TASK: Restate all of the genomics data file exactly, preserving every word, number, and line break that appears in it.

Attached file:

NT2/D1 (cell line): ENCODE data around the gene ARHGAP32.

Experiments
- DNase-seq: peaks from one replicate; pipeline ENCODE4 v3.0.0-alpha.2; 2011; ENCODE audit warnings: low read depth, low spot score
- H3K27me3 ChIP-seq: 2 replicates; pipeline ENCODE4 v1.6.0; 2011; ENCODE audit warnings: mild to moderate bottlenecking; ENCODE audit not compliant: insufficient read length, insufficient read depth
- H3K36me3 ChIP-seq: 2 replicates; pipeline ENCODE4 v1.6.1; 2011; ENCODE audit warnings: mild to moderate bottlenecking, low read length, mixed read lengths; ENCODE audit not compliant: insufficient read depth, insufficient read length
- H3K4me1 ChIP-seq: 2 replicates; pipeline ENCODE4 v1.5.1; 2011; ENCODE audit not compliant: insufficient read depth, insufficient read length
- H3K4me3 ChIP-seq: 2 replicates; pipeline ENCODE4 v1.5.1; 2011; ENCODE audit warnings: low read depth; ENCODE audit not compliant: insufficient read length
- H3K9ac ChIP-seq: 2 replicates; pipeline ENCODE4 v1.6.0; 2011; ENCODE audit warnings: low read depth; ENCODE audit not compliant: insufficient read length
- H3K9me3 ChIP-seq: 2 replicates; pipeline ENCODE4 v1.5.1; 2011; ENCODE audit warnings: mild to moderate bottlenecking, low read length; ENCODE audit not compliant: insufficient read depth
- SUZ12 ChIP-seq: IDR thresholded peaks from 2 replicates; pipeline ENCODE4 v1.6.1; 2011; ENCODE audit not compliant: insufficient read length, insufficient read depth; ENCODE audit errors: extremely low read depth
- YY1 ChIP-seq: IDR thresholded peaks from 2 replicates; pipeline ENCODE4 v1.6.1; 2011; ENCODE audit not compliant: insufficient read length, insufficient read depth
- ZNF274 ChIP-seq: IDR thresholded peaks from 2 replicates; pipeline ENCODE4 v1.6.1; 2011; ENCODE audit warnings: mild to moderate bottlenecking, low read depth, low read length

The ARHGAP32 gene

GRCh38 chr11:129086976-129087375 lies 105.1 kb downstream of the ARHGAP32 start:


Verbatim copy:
NT2/D1 (cell line): ENCODE data around the gene ARHGAP32.

Experiments
- DNase-seq: peaks from one replicate; pipeline ENCODE4 v3.0.0-alpha.2; 2011; ENCODE audit warnings: low read depth, low spot score
- H3K27me3 ChIP-seq: 2 replicates; pipeline ENCODE4 v1.6.0; 2011; ENCODE audit warnings: mild to moderate bottlenecking; ENCODE audit not compliant: insufficient read length, insufficient read depth
- H3K36me3 ChIP-seq: 2 replicates; pipeline ENCODE4 v1.6.1; 2011; ENCODE audit warnings: mild to moderate bottlenecking, low read length, mixed read lengths; ENCODE audit not compliant: insufficient read depth, insufficient read length
- H3K4me1 ChIP-seq: 2 replicates; pipeline ENCODE4 v1.5.1; 2011; ENCODE audit not compliant: insufficient read depth, insufficient read length
- H3K4me3 ChIP-seq: 2 replicates; pipeline ENCODE4 v1.5.1; 2011; ENCODE audit warnings: low read depth; ENCODE audit not compliant: insufficient read length
- H3K9ac ChIP-seq: 2 replicates; pipeline ENCODE4 v1.6.0; 2011; ENCODE audit warnings: low read depth; ENCODE audit not compliant: insufficient read length
- H3K9me3 ChIP-seq: 2 replicates; pipeline ENCODE4 v1.5.1; 2011; ENCODE audit warnings: mild to moderate bottlenecking, low read length; ENCODE audit not compliant: insufficient read depth
- SUZ12 ChIP-seq: IDR thresholded peaks from 2 replicates; pipeline ENCODE4 v1.6.1; 2011; ENCODE audit not compliant: insufficient read length, insufficient read depth; ENCODE audit errors: extremely low read depth
- YY1 ChIP-seq: IDR thresholded peaks from 2 replicates; pipeline ENCODE4 v1.6.1; 2011; ENCODE audit not compliant: insufficient read length, insufficient read depth
- ZNF274 ChIP-seq: IDR thresholded peaks from 2 replicates; pipeline ENCODE4 v1.6.1; 2011; ENCODE audit warnings: mild to moderate bottlenecking, low read depth, low read length

The ARHGAP32 gene

GRCh38 chr11:129086976-129087375 lies 105.1 kb downstream of the ARHGAP32 start: